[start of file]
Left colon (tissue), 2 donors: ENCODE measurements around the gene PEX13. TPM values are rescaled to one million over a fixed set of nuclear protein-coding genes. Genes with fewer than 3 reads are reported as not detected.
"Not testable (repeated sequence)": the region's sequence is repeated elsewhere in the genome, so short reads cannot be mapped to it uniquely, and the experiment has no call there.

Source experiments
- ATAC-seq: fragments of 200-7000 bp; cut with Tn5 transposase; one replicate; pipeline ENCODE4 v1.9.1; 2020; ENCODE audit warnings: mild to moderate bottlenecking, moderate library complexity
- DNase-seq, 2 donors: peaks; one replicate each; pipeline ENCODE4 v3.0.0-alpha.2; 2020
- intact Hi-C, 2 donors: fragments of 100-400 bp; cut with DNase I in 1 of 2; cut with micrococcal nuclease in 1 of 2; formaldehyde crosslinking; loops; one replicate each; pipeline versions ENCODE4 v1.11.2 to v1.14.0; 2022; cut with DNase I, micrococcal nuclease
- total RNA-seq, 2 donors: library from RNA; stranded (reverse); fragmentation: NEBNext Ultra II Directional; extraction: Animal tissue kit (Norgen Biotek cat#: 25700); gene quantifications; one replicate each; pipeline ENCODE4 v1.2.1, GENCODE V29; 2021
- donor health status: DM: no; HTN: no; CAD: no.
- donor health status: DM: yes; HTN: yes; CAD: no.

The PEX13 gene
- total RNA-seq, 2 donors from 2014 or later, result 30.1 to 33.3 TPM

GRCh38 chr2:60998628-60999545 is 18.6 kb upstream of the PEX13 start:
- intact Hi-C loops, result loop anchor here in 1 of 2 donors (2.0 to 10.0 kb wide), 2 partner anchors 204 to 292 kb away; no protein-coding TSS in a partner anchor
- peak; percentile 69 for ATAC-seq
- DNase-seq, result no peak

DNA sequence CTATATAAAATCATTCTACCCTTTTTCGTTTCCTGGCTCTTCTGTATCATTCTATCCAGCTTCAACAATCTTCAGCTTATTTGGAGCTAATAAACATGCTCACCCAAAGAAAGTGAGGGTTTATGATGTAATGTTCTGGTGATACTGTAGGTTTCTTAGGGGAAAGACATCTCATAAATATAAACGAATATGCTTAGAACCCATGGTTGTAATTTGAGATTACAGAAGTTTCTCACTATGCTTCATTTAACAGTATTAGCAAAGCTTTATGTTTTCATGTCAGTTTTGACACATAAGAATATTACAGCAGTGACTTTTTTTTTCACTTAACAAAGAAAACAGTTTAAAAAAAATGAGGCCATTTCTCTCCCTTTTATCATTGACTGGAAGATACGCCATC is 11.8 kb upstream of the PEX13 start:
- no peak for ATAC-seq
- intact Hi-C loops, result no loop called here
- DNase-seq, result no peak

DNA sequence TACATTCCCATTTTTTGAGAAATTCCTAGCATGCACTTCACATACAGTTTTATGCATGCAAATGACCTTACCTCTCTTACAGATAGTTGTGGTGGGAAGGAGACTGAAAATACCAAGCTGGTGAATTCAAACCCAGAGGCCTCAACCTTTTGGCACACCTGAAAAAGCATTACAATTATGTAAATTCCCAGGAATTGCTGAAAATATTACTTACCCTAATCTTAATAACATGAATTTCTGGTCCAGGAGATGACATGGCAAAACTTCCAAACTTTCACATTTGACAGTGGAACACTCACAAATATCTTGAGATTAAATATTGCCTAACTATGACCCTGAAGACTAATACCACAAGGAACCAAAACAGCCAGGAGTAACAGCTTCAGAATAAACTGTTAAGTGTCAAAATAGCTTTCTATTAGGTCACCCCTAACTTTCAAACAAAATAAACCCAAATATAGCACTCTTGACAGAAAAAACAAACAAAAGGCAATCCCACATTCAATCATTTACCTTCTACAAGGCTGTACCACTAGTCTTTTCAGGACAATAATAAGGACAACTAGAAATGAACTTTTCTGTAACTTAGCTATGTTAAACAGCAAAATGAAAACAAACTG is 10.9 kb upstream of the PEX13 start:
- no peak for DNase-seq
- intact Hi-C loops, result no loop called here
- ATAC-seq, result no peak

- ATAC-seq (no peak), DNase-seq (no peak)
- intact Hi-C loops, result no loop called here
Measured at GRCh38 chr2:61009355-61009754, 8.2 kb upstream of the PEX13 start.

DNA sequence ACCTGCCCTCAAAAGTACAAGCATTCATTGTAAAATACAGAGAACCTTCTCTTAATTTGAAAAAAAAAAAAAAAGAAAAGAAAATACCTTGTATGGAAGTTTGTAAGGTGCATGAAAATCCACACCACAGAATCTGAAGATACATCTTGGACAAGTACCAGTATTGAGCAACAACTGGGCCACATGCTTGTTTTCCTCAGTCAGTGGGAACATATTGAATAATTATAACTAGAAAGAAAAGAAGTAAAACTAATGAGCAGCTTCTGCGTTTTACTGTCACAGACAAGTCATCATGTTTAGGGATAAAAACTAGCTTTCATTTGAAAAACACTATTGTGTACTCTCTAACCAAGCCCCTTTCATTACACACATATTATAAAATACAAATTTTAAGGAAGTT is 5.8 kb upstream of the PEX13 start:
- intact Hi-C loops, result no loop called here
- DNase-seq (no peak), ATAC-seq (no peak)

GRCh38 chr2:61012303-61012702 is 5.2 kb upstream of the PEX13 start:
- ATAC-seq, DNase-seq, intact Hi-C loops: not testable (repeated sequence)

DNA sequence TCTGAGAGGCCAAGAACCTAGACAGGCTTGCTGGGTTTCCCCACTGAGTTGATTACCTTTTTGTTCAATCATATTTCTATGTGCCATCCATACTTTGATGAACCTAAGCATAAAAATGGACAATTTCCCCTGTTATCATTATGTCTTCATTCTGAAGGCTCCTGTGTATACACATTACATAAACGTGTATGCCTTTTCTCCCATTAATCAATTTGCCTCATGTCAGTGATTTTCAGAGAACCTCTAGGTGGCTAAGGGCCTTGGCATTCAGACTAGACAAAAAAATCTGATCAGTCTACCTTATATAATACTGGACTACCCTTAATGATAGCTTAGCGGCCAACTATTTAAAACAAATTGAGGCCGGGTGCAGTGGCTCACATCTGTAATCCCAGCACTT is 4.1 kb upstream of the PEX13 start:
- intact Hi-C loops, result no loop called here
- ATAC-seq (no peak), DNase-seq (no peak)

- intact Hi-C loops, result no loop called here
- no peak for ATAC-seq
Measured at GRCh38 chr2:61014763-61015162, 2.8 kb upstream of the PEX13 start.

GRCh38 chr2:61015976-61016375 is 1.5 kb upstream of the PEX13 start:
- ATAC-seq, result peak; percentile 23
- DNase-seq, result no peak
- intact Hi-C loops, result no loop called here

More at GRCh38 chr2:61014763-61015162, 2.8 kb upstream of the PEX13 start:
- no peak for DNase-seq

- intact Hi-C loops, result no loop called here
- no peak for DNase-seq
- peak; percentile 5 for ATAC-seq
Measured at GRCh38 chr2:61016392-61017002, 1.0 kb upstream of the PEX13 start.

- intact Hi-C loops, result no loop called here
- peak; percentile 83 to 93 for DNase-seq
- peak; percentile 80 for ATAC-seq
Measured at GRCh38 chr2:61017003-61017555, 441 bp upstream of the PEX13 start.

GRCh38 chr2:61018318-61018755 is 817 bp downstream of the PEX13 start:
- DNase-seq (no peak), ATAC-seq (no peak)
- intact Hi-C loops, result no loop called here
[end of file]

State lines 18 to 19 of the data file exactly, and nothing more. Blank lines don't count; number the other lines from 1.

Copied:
- intact Hi-C loops, result no loop called here
- DNase-seq, result no peak